They were anxious to lock someone up, anyone or anything, it didn´t matter. I don´t know why. Lenin explained that empires export their contradictions because they can and as a way to stabilize themselves inside.
The monster, the crippled one, the one on top of the hierarchy, locked up a dog in the bathroom. I don´t know why. It was a big dog. I don´t remember its name. I only remember its tragic fate. He locked it in the half-bathroom on the ground floor, that was maybe two meters wide by three or four meters long. I guess it was to exert absolute control over it. But deep down, I think it was also to hurt it, to vex it, to force it to live in extreme conditions it could not escape from. To break it, just because he could.
It couldn´t have been for any other reason. There was enough space for the dog in the garden, in the backyard, in the garage or, as a last resort, on the rooftop. Besides, locking up the dog made it impossible for anyone to use the bathroom, because the animal was inside and because it became inoperative in a few weeks. The smell was unbearable, the floor was full of dirt, the wallpaper on the walls impregnated with pestilence and, because of the humidity, it began to fall.
I think this was another of the monsters’ goals: to tear the house down. As if they all wanted to corrode and bring to the ground the palace of darkness that made them feel so proud and powerful —at least unconsciously. Consciously, they would do everything the could to defend their dominance over what their considered their territory.
I don´t remember how many days passed until he stopped telling the others to take the dog out from time to time. It was grotesque to keep an animal, a living being, locked up almost permanently in such a small space, just because he could.
The ravages on the dog became visible after a few weeks. Sometimes I would peek through the slits of the window to see it. It was devastating to realize that the dog was still growing inside the bathroom, until it reached the size of an adult. It was cruel that it kept growing.
There was something frightening in its eyes. When we made eye contact, it stopped stared at me for a few seconds, before starting to run and jump and hit the walls until I stepped away from the window. It didn´t have the eyes of a dog. At least, they were not like any other dog´s eyes. It had the eyes of a human being tormented by madness.
It scared me, it made me sad, I felt disgusted, it made me feel brave. It hurt me to have to witness it. Equally or even more grotesque than the dog’s confinement was the fact that no one said anything. None of the other monsters, who appeared to be less damaged than the crippled one, did anything about it. Those who even dared to criticize him in his absence. Sometimes with a tone of worry, sometimes of disguised fun.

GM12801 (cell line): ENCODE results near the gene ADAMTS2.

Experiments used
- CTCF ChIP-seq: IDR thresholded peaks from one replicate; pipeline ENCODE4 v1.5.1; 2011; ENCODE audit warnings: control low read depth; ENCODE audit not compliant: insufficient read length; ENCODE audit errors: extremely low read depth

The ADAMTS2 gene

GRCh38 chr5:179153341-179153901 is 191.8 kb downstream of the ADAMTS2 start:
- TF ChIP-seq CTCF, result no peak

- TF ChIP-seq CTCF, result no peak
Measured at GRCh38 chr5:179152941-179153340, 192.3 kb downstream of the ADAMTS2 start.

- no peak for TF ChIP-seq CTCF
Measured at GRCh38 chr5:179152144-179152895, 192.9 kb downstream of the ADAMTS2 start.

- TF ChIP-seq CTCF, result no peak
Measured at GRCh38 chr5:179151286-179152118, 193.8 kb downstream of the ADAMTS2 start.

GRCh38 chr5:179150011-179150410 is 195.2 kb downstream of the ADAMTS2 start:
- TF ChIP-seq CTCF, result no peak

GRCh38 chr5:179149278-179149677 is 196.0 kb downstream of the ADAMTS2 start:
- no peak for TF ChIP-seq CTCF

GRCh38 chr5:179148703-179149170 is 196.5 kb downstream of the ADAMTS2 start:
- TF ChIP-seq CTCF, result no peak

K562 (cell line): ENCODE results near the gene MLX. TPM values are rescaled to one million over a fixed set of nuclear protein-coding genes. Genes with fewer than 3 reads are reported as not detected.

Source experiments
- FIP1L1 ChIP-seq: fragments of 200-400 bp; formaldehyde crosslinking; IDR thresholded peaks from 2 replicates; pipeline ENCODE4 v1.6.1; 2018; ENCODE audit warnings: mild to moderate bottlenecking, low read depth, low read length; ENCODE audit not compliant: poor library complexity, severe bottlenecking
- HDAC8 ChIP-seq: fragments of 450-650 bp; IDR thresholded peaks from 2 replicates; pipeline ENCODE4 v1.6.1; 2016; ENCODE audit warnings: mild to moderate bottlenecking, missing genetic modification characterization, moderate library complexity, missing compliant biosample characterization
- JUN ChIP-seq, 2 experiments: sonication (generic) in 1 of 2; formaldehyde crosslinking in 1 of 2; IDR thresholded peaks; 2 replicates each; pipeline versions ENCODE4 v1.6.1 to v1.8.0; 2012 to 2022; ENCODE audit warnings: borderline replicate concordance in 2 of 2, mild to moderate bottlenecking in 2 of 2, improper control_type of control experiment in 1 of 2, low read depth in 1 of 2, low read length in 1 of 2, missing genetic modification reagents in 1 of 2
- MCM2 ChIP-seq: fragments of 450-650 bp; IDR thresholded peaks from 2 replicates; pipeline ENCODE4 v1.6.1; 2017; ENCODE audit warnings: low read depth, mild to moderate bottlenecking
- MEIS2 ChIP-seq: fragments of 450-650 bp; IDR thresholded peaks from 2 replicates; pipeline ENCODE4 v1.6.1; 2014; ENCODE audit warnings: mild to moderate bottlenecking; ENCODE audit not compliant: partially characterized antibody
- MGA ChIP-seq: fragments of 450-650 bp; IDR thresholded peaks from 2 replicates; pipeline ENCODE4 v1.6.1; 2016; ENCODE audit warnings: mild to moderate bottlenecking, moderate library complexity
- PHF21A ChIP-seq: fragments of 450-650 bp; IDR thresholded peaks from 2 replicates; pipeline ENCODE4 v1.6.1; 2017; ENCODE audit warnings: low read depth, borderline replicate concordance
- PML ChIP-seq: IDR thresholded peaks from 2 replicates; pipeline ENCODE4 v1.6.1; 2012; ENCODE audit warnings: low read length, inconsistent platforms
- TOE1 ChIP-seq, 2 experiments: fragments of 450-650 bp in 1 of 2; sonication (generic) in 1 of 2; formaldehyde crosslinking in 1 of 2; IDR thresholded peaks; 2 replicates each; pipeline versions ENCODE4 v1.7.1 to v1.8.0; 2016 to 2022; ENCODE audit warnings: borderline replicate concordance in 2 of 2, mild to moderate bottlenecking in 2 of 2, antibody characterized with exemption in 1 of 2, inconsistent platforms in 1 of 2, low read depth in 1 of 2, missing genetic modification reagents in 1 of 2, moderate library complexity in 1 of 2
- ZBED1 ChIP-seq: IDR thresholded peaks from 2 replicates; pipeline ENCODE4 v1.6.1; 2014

They came all the time to the house to distract themselves from their no less unfortunate existences, to take advantage of the fact that they were allowed to do what they wanted. Somehow they managed to find freedom in that palace of darkness. They were attracted to hell, even if they were not aware of it.
They got used to using the bathrooms upstairs, pretending not to notice the smell that reached the main hallway, acting as if nothing happened. At a first glance, they seemed to conceal any reaction out of respect for the crippled one, but I think they fed on the certainty of not being as damaged as him. I think they found pleasure on witnessing his decline. However, being delighted by it made them as damaged or even worse.
I don´t remember what happened to the dog. I just remember that once I opened the bathroom door. It was when the crippled one had already begun to rot. They had to dialyze him at least once a day, when his kidneys started to fail. I guess his body could no longer process the poison it was made of.
Since it was his palace, he conditioned the small TV-room on the ground floor for his dialysis. He left only one armchair, the tube that held the solution, a piece of furniture with the necessary tools and, of course, a television. Silence was what the monsters feared the most.
Everything inside that room had to be clean and sterile. That’s why it was such a good idea to open the door. In less than one second, the dog ran out of the bathroom, pushing me and almost knocking me to the floor. The strength and speed were impressive for an animal that had not used its limbs for months. Life always tends to freedom. Maybe, madness too.
I don´t remember much, I remember the sunlight tinkling on the walls and floors of the house. I remember some screaming. Among them, lame cries of panic. I guess he never imagined facing such a wild and uncontrollable threat, especially inside of his palace in which he felt so sovereign.
I imagine his desire to get up and run away, which was impossible because he was connected to the dialysis device and his left leg ended by then at a stump that used to be his knee. He must have been so afraid, he must have felt so reduced and useless. Behind the anger, he probably hid the terror of realizing that he was becoming increasingly vulnerable and helpless, that he was dying. That he was rotting while still alive.
He, the most respected one, the one on top of the hierarchy, the one who everyone obeyed and listened to, screaming and fearing for his life because of a dog. And because I opened a door.